Monday, February 21, 2011

Stories from Madison: Vikki the Teacher

The Daily web newspaper site is a great source of information about the protests.

As the protests began on Monday, February 14, they ran an article by a teacher that is well worth reading, “I am not the enemy: A Wisconsin teacher considers Walker's budget,” by Vikki Kratz.

She is a second year elementary school teacher who loves her job. She talks about the budget cuts and how they hurt her children, who are mostly poor in her rural Wisconsin district.

Governor Walker’s demands for teachers like her to take further wage cuts and increase out of pocket health costs – an average Wisconsin public sector worker will lose $3,200, a university study found – will not help go to help her school. They will not restore jobs or prevent layoffs. They will not stop the rising class size, or buy inadequate supplies.

She talks candidly (and reluctantly) about her personal finances. She makes $36,000 a year. She has a bachelor’s degree, and has studied for a master’s degree and is one course short. Walker wants to cut her pay by $400 a month.

She admits she has no idea how she will survive on that pay cut. She was barely getting by as it is – car payments, mortgage, crushing student loan debt, food, gasoline, taxes.

I think we need more stories like Vikki’s. We need to work harder to personalize what is happening to America’s working class. We need to tell more stories. We need everyone to step up and tell their stories – just as hundreds of people have been doing in the hearing room on the fourth floor of the State Capitol, testifying to legislators about the impact of the dreaded union busting bill on their lives, on their families, on their neighbors.

The Republican story line is cut, cut, cut; attack and blame public workers and unions.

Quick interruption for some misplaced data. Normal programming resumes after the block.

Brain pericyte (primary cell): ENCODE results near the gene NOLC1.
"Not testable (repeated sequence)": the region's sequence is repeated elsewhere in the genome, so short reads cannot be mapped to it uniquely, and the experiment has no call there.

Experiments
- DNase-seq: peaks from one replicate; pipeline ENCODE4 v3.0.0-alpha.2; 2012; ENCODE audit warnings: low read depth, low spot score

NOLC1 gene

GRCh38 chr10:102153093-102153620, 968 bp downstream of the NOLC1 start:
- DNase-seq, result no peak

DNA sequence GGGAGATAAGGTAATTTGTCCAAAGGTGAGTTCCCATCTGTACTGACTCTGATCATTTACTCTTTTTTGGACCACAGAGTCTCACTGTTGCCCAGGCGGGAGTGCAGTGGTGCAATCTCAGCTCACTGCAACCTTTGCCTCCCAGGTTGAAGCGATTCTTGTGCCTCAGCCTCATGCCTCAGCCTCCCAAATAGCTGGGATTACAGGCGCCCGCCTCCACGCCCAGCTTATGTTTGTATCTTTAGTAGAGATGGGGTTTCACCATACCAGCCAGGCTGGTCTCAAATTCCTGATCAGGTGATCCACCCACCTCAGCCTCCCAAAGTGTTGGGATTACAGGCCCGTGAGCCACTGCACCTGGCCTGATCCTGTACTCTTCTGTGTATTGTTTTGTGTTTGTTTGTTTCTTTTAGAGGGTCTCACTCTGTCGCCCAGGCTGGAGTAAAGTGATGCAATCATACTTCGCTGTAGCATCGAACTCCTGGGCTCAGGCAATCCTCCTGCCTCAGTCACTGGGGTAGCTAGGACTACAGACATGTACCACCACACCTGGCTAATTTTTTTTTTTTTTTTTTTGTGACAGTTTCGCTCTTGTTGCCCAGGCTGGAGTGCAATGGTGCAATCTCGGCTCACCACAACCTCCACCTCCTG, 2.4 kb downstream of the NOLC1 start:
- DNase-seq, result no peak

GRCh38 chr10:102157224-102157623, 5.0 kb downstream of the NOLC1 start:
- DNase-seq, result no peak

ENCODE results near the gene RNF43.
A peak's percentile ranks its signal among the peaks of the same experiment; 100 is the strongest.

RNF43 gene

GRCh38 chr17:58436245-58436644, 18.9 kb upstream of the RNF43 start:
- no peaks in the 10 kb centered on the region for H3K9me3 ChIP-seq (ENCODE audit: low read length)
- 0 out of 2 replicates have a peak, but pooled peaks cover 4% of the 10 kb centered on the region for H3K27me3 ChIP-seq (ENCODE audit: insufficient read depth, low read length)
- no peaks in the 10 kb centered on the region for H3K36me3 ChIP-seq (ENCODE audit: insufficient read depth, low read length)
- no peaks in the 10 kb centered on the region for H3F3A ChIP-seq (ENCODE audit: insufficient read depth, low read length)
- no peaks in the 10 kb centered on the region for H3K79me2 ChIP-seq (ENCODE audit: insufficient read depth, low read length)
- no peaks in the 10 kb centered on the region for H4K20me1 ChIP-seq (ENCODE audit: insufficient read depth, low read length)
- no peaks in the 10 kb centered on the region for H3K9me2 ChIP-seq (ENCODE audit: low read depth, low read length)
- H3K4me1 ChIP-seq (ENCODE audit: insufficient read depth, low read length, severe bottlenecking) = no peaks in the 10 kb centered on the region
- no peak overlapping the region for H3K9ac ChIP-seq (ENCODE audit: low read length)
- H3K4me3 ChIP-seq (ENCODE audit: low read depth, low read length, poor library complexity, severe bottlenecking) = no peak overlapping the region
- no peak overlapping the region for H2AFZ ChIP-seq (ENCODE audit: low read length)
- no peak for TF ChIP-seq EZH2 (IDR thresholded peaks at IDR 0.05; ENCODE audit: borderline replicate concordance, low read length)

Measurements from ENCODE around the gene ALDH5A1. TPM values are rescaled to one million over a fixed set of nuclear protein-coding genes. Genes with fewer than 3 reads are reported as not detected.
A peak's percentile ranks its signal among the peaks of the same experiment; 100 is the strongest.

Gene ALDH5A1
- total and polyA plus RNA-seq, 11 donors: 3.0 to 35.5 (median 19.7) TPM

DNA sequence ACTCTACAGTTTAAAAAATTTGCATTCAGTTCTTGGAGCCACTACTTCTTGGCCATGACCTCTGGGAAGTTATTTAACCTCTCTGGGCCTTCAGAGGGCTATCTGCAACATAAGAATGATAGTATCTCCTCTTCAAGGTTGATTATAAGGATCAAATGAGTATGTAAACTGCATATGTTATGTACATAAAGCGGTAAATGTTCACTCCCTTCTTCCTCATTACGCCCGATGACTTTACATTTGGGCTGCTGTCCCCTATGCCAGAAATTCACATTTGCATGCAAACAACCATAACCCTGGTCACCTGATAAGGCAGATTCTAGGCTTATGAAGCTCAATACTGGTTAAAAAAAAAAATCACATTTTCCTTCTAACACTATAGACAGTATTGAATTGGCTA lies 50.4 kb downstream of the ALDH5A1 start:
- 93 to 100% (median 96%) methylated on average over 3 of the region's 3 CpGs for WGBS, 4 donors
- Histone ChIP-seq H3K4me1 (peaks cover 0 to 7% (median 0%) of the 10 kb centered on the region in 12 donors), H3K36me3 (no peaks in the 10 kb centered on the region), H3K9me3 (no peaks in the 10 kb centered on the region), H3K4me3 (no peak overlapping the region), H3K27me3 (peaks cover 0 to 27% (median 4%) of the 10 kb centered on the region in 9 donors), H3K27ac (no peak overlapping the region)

Our story is about real human beings, who have already sacrificed and are barely getting by, being told to give more and more.

Although, if you’re a frequent reader of the “comment” area under articles, which takes patience and stress control, then you may want to look at the comments under Vikki’s poignant story.

Many are supportive and add new information.

Many others are along the lines of “I’m also a worker, I took huge wage cuts, I pay huge amounts for my health care… so you should stop crying and suffer even more, like I have had to.”

Worker attacking worker. You might call it anti-solidarity, the opposite of solidarity. “I don’t care about you. I don’t care about anyone else but me. I’ve suffered, so I want everyone else to suffer, too.”

How do we reach those workers? They’re angry, too. They’ve many good reasons to be angry, too. But they don’t turn their anger against the tax cuts for the rich. They don’t turn their anger against a booming Wall Street, giving out tens of billions in bonuses. They turn their anger against other workers.

How do we reach them?

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